With the exponential increase in data use that has accompanied society’s transition into the digital 21st century, it is becoming more and more difficult for individuals and organisations to keep all of their vital information, programs, and systems up and running on in-house computer servers. The solution to this problem has been around for nearly as long as the internet, but that has only recently gained widespread application for businesses. But before we look at cloud computing, let us take a closer look at the equivalent software and its features.
Cloud computing shares characteristics with the following:
Client-server computing refers broadly to any distributed application that distinguishes between service providers (servers) and service requestors (clients). In client-server computing, the clients request a resource, and the server provides that resource. A server may serve multiple clients simultaneously while a client is in contact with only one server. Both the client and server usually communicate via a computer network, but sometimes they may reside in the same system. The advantage of client-server computing is that the PC clients perform as “smart” terminals that can accomplish some share of the processing tasks. In most client-server networks, the server manages and stores the extensive database, extracts data from the database, and runs sizeable complex application programs.
A form of distributed and parallel computing whereby a ‘super and virtual computer’ is composed of a cluster of networked, loosely coupled computers acting in concert to perform very large tasks. Grid computing is a distributed architecture of multiple computers connected by networks to accomplish a joint task. These tasks are compute-intensive and difficult for a single machine to handle. Several machines on a network collaborate under a standard protocol and work as a single virtual supercomputer to get complex tasks done. This offers powerful virtualisation by creating a single system image that grants users and applications seamless access to IT capabilities.
Distributed computing paradigm that provides data, computing, storage and application services closer to the client or near-user edge devices, such as network routers. Furthermore, fog computing handles data at the network level, on smart devices and the end-user client-side (e.g. mobile devices), instead of sending data to a remote location for processing. This approach reduces the amount of data that needs to be sent to the cloud. Since the distance to be travelled by the data is reduced, it saves network bandwidth. Reduces the response time of the system. It improves the system’s overall security as the data resides close to the host. It provides better privacy as industries can perform analysis on their data locally. The host and the fog node may have congestion due to increased traffic (heavy data flow). Power consumption increases when another layer is placed between the host and the cloud. Scheduling tasks between the host and fog nodes, along with fog nodes and the cloud, is complex. Data management becomes tedious as, along with the data stored and computed, the transmission of data involves encryption-decryption too, which releases data.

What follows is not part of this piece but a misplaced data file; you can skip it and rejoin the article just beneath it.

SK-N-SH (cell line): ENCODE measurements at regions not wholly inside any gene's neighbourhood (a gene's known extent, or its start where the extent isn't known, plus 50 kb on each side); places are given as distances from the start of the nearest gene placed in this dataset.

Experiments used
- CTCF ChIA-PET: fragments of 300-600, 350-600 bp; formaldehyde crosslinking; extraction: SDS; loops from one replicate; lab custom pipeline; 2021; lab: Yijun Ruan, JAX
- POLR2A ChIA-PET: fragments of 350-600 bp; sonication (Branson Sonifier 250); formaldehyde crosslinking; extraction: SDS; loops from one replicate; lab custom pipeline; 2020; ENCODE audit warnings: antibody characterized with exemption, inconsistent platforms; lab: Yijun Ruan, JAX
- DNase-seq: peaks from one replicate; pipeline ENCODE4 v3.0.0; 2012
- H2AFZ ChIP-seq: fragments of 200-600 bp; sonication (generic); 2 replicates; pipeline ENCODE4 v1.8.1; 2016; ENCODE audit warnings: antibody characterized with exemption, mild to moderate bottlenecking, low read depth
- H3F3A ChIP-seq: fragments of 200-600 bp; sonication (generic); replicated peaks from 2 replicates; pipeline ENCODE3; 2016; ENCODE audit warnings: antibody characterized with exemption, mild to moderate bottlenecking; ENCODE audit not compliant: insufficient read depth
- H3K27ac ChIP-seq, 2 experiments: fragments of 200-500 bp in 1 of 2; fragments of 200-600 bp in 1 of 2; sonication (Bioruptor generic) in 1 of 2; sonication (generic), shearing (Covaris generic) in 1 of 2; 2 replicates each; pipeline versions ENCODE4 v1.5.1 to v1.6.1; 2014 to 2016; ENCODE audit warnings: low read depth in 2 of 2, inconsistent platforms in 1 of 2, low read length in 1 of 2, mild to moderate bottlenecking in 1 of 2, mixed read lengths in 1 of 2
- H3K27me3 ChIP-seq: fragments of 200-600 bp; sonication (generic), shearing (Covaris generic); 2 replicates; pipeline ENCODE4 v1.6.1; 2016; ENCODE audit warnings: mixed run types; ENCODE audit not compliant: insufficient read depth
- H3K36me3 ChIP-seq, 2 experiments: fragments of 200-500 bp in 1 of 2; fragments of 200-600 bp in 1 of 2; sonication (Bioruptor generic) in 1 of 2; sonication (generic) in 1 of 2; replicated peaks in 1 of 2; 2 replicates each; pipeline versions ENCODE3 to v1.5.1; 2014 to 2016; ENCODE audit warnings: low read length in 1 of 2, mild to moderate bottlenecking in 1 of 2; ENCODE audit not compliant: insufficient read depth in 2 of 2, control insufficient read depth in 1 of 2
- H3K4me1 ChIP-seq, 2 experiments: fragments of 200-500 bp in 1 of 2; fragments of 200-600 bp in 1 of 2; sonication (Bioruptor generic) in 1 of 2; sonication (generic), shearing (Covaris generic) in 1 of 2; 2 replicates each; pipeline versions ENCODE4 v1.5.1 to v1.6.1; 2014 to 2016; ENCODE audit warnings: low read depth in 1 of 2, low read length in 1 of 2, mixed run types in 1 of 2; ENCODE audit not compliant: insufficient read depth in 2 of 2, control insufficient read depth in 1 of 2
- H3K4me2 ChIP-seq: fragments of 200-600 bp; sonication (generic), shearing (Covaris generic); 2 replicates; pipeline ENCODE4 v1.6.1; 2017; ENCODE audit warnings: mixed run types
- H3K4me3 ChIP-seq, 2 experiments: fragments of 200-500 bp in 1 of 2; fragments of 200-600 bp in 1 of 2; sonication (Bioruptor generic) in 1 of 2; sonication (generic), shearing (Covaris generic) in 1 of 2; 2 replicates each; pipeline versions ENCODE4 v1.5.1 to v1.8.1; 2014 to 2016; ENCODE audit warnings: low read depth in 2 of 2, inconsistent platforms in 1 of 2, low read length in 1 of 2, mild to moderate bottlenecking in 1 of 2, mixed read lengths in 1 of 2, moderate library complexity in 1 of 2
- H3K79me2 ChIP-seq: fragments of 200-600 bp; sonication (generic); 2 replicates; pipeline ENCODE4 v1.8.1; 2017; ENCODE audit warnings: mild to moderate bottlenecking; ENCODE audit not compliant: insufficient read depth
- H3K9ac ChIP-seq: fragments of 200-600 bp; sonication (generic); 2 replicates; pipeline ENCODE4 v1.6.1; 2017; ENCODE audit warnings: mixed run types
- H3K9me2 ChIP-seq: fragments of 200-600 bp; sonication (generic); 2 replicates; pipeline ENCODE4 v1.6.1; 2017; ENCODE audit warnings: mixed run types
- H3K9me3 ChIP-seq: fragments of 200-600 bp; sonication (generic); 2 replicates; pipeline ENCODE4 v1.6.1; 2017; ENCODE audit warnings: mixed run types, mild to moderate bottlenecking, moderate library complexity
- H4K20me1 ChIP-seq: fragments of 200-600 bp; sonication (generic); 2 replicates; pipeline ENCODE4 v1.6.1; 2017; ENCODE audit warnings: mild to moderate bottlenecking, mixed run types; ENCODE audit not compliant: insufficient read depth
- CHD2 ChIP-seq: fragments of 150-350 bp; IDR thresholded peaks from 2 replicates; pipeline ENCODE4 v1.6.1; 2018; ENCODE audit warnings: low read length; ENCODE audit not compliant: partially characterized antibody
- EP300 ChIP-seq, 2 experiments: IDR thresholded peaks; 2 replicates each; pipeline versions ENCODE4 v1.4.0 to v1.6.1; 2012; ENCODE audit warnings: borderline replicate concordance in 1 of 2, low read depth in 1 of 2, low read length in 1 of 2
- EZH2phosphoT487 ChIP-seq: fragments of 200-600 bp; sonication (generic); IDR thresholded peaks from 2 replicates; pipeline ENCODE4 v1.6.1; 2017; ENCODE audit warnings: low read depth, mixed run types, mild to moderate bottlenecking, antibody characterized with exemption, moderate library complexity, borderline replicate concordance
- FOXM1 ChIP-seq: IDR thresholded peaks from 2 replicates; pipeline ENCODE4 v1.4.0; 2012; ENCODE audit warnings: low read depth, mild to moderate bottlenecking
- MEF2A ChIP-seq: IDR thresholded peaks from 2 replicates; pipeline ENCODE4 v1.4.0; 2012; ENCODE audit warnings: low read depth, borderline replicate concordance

The packaging of computing resources, such as computation and storage, as a metered service is similar to a traditional public utility, such as electricity. Utility computing is a subset of cloud computing, allowing users to scale up and down based on their needs. Clients, users, or businesses acquire amenities such as data storage space, computing capabilities, applications services, virtual servers, or even hardware rentals such as CPUs, monitors, and input devices. The potential disadvantage is reliability. If a utility computing company is in financial trouble or has frequent equipment problems, clients could get cut off from the services they’re paying for. Utility computing systems can also be attractive targets for hackers. A hacker might want to access services without paying or snoop around and investigate client files. Much of the responsibility of keeping the system safe falls to the provider.
A live, isolated computer environment in which a program, code or file can run without affecting the application in which it runs. The gist of most application sandbox approaches is to lower the systems privileges granted to that application to limit what kind of code it can ever execute on a system, even when the user permissions are elevated elsewhere on the machine. But sandboxing does not necessarily solve the vulnerability and exploit problem — an attacker must find a vulnerability that will escalate privileges to a higher level, permitting more exploit functionality. So-called “escaping” of the borders of the sandbox neutralises the security benefits of the containment method. Hackers can craft escaping attacks that exploit vulnerabilities in the sandbox or through social engineering if the privilege permissions are under the user’s control.
Given these options, it is difficult to determine which software is uniquely suited to your business demands. Several features put specific software ahead of cloud computing, but all with their drawbacks. However, cloud computing’s rising popularity ensures a space at the table for everyone.
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